THE DOLLAR/EQUITIES CORRELATION REVERSAL

By Walter Kurtz, Sober Look

The dollar’s status as a “safe haven” currency (see this post for some background) came into question yesterday. Typically in a “risk on” equity rally, we’ve seen the dollar sell off. The reverse was also true as the dollar tended to rally in a “risk off” scenario (particularly when the world looked scary). “Safe haven” currencies tend to be negatively correlated with risk assets such as equities. But yesterday we saw both the equity markets and the dollar rally.

The US Dollar (DXY) vs. the Dow –

daily moves for the past 12 months (Bloomberg)

This change in correlation from negative to positive may indicate the market’s perception of US rates moving higher sooner than expected (which would make the dollar more attractive on a relative basis.) The Fed Funds Futures curve has shifted the expectations of the first Fed rate hike to June of next year (from August). These changed expectations should bode well for the dollar going forward, and days of the correlation reversal may become a more common occurrence.

Shift in Fed Funds Futures implied rate (Bloomberg)
Sober Look

Sober Look

Sober Look was founded by Walter Kurtz, a New York based hedge fund manager and credit markets specialist.

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Comments

  1. Bolderdash ! The USD is NOT – I repeat – NOT a “”safe haven”” \. Commodities (especially oil) and lots of loans are priced in USD (more than in e.g. EUR) and that has SERIOUS implications for the USD(X). The USD is the senior currency and that means that the USD falls when the risk trade is on and the USD WILL rise when folks are selling their commodities and loans. I.e. sell their assets and buy cash (i.e. USD or EUR). And then the demand for USDs is larger than the demand for e.g. EUR.

    And here’s something a lot of folks don’t know: The USD is inherently a WEAK currency because the US is running/has been running Current Account Deficits since the 1960s. Whereas the EUR is (in spite of all its financial problems) an inherently STRONG currency because the EURO-zone is running a (small) Current Account Surplus.

  2. The correlation between treasuries and equities has also reversed, and the gap between the SPX and yields is closing (with yields rocketing higher, rather than equities crashing as was widely expected). Fundamental shift in sentiment.
    Mr. Market, you should never argue with Mr. Market…

  3. It likely has nothing to do with rates moving higher…

    It probably has everything to do with the idea that for the first time in a LONG time, the US Fed is not the marginal supplier of global liquidity / Fx debasement…

    That mantle now goes to the EU via LTROs and even the EMs as they continue to lower rates in the face of slower growth…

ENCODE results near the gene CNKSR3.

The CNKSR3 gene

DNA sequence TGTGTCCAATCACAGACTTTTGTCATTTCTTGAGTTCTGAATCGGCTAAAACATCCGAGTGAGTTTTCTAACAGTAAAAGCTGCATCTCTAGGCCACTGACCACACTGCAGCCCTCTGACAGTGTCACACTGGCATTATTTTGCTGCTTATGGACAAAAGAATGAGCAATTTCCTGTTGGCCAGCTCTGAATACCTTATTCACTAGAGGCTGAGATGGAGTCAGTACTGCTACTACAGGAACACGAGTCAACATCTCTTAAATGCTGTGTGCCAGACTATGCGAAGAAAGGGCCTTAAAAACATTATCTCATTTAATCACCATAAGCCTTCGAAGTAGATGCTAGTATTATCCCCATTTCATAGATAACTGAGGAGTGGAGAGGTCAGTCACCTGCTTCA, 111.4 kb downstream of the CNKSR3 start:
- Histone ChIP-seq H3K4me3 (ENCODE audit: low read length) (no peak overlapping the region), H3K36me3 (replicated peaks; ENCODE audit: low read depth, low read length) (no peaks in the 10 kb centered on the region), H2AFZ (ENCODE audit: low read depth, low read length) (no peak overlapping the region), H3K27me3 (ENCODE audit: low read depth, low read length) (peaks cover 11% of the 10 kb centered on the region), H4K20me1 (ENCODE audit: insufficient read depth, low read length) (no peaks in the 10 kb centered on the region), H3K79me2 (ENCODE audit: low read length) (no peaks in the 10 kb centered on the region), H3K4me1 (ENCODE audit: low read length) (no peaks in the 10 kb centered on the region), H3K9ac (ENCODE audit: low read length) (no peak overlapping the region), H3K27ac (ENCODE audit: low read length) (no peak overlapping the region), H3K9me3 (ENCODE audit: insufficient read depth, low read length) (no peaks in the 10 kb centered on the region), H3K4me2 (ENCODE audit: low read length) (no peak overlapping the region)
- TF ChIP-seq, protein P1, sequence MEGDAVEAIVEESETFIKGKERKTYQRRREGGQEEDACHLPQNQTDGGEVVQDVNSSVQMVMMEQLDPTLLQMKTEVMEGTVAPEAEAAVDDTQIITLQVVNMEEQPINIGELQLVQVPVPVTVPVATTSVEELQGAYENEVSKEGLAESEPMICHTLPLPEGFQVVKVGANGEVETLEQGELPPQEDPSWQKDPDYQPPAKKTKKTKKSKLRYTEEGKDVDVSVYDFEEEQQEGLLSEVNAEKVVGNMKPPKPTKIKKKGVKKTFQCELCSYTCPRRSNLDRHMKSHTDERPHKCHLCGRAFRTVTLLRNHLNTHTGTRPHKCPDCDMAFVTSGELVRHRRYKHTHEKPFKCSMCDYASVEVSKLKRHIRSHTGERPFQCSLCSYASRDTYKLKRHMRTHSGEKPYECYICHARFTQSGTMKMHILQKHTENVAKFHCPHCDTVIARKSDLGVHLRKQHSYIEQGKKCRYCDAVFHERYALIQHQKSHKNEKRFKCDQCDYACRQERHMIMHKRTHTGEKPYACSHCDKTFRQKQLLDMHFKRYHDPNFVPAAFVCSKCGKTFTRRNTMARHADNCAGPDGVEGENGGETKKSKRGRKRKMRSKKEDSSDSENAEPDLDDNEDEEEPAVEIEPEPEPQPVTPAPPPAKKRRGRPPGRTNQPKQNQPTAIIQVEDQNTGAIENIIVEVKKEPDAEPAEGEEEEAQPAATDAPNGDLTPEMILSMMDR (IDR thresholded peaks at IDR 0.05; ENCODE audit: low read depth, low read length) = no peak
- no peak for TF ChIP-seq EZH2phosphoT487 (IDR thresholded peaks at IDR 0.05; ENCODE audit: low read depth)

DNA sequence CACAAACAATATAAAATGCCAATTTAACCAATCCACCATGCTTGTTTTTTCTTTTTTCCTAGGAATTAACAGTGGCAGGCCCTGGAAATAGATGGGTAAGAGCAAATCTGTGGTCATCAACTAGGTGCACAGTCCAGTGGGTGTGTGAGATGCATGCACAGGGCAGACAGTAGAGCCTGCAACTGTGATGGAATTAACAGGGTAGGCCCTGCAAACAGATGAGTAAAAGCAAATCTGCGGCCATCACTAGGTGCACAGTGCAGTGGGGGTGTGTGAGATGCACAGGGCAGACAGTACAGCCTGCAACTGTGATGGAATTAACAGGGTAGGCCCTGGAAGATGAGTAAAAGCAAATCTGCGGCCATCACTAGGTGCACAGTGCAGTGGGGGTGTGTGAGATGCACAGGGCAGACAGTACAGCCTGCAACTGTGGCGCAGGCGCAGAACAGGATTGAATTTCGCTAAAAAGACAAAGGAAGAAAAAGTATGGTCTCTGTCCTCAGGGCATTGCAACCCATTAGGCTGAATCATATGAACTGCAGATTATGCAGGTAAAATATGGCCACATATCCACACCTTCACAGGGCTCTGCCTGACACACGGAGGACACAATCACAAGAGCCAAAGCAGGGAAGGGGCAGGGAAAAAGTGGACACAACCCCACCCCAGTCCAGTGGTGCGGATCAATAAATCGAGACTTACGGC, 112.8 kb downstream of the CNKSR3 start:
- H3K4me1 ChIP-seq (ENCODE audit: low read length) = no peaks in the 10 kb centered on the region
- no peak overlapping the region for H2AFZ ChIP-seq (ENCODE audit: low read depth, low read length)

In fact, the Fed is now talking sterilized QE…who would have ever imagined…

  4. SkySavage, B Ferro – both good comments. You guys get it.

    Everyone on this site has been saying for a while now that you can’t believe in this rally, that the bond market is right, that European risks are still high and that equities are getting ahead of themselves. They have turned out to be wrong.

    The question is … now that the whole world is doing QE, what are the implications?? There has got to be a way to trade this over the medium term – it’s an aberration.

  5. Today was like a brief taste of the late 90′s when stocks (especially tech stocks) were strong, the dollar was strong, and gold and silver were weak. Back then everyone wanted dollars so that they could purchase the latest high-flying dotcom stocks.

  6. This is my thinking on the market action:

    Europe and the European debt situation is now ‘fixed’ (of course it is not but as far as the myopia of wall street’s can see it sure is). Money that piled in safe havens like US treasuries (and gold, Yen) during the Greece crisis over the past several months is now finding its way “risky assets”. The US dollar will rally as the Yen carry trade unwinds and will be supported by the increasing demand for ‘risk on’ stocks, commodities and high yielding instruments and safer assets like treasuries, gold and safer currencies will get whacked.

    And as the yield increase, this will impact the economic recovery (housing, lending and business investment) and the Fed will need to act at some point to moderate yields when they are concerned with the impact yields have on economic recovery. The market is overbought on anything worth going long at this point and who knows how long this reallocation will take.